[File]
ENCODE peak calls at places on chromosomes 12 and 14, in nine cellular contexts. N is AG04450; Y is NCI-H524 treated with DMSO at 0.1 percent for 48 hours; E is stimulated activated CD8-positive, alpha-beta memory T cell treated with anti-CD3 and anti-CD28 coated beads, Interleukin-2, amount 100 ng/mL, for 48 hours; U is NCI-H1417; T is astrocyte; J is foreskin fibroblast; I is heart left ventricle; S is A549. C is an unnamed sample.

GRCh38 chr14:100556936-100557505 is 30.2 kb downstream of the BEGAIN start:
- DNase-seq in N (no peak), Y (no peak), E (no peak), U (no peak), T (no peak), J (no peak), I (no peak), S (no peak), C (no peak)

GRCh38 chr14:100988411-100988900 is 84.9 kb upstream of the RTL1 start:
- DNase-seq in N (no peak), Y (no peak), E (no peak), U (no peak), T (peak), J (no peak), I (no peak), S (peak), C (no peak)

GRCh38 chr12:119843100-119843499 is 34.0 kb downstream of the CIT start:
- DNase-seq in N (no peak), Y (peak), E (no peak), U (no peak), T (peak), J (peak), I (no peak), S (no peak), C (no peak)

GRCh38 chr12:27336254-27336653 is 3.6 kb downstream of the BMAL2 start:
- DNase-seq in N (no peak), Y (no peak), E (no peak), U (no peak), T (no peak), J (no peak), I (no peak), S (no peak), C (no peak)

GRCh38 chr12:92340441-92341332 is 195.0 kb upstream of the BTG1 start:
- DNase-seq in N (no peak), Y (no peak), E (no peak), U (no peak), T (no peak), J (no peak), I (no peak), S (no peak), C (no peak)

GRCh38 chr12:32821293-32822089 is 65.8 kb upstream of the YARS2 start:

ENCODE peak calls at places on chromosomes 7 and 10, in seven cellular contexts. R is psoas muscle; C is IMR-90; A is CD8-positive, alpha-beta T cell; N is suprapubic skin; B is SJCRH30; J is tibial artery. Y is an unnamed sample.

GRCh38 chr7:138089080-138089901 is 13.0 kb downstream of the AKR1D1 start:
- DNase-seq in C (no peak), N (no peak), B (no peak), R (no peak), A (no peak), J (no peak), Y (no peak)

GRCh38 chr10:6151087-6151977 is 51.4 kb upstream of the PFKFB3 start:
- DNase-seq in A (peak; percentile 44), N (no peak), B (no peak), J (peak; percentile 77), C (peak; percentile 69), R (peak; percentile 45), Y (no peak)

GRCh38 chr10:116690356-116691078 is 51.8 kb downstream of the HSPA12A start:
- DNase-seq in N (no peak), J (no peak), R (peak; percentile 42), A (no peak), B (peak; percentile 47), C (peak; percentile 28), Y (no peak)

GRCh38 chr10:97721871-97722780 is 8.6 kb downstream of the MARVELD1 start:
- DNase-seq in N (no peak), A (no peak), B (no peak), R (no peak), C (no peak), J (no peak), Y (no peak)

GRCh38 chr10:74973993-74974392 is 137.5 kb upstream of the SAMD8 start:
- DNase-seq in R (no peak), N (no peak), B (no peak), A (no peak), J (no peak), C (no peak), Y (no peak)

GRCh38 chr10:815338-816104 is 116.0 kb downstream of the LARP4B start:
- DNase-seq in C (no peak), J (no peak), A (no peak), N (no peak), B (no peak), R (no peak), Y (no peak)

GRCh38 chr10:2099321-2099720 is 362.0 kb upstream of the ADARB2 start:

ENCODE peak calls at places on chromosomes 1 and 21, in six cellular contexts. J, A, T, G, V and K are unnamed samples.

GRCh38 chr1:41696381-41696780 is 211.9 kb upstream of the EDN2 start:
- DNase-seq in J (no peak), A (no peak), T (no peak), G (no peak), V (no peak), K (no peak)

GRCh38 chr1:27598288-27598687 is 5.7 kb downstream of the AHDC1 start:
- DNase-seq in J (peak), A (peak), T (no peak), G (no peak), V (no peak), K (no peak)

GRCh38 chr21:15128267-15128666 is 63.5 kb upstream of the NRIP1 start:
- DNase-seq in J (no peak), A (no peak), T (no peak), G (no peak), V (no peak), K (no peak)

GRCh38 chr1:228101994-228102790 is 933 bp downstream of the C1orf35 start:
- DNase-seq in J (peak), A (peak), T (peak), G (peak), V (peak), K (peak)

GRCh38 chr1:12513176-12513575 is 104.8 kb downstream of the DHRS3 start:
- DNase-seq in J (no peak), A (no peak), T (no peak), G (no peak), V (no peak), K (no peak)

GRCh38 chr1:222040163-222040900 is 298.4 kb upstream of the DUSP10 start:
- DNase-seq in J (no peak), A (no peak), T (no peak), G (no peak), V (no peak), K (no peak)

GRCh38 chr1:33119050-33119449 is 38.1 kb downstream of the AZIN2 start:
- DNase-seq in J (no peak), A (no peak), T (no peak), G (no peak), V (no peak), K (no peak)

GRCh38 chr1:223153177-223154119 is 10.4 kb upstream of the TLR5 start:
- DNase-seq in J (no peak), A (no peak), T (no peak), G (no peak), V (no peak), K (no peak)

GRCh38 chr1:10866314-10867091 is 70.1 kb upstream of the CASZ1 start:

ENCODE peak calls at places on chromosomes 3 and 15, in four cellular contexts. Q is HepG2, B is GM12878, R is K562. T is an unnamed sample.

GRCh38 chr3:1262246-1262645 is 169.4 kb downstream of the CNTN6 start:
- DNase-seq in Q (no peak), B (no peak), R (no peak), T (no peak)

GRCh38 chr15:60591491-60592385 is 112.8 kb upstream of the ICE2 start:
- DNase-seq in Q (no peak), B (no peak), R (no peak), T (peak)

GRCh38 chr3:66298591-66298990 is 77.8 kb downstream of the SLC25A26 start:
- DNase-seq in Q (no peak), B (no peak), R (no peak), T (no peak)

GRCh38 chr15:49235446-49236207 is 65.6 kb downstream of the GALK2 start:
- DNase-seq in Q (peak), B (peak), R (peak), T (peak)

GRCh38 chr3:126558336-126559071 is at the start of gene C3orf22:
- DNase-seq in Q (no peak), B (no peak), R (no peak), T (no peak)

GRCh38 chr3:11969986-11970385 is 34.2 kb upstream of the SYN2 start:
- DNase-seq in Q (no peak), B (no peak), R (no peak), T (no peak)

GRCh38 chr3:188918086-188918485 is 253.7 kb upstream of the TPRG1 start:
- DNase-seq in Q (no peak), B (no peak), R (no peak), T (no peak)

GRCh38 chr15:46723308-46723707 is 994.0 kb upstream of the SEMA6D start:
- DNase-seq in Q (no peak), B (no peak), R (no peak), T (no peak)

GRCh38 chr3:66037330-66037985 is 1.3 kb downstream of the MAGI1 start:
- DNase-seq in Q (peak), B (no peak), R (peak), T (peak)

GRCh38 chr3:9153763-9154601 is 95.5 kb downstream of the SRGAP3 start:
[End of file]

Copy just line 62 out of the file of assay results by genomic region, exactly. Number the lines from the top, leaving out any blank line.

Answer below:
GRCh38 chr3:66037330-66037985 is 1.3 kb downstream of the MAGI1 start: